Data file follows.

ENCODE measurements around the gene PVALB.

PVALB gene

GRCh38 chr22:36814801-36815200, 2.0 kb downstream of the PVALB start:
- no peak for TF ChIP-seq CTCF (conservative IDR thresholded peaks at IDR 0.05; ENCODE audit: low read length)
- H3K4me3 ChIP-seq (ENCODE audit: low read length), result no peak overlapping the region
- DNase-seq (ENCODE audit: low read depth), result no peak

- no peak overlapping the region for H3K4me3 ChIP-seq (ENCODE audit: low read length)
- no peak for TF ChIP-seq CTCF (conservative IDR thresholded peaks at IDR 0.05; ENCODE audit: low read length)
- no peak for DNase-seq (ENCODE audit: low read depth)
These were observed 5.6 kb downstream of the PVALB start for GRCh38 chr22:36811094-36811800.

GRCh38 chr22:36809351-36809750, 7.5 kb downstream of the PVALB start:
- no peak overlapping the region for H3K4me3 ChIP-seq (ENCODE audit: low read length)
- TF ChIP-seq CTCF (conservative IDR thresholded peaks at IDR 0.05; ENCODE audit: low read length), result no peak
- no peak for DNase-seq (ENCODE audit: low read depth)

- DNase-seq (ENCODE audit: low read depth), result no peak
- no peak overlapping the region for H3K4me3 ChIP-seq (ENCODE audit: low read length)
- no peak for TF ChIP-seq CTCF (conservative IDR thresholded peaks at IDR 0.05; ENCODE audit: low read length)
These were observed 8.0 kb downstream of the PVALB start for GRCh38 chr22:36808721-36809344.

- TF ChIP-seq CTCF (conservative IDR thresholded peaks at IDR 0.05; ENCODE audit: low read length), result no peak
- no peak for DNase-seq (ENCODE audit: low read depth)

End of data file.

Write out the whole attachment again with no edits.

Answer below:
ENCODE measurements around the gene PVALB.

PVALB gene

GRCh38 chr22:36814801-36815200, 2.0 kb downstream of the PVALB start:
- no peak for TF ChIP-seq CTCF (conservative IDR thresholded peaks at IDR 0.05; ENCODE audit: low read length)
- H3K4me3 ChIP-seq (ENCODE audit: low read length), result no peak overlapping the region
- DNase-seq (ENCODE audit: low read depth), result no peak

- no peak overlapping the region for H3K4me3 ChIP-seq (ENCODE audit: low read length)
- no peak for TF ChIP-seq CTCF (conservative IDR thresholded peaks at IDR 0.05; ENCODE audit: low read length)
- no peak for DNase-seq (ENCODE audit: low read depth)
These were observed 5.6 kb downstream of the PVALB start for GRCh38 chr22:36811094-36811800.

GRCh38 chr22:36809351-36809750, 7.5 kb downstream of the PVALB start:
- no peak overlapping the region for H3K4me3 ChIP-seq (ENCODE audit: low read length)
- TF ChIP-seq CTCF (conservative IDR thresholded peaks at IDR 0.05; ENCODE audit: low read length), result no peak
- no peak for DNase-seq (ENCODE audit: low read depth)

- DNase-seq (ENCODE audit: low read depth), result no peak
- no peak overlapping the region for H3K4me3 ChIP-seq (ENCODE audit: low read length)
- no peak for TF ChIP-seq CTCF (conservative IDR thresholded peaks at IDR 0.05; ENCODE audit: low read length)
These were observed 8.0 kb downstream of the PVALB start for GRCh38 chr22:36808721-36809344.

- TF ChIP-seq CTCF (conservative IDR thresholded peaks at IDR 0.05; ENCODE audit: low read length), result no peak
- no peak for DNase-seq (ENCODE audit: low read depth)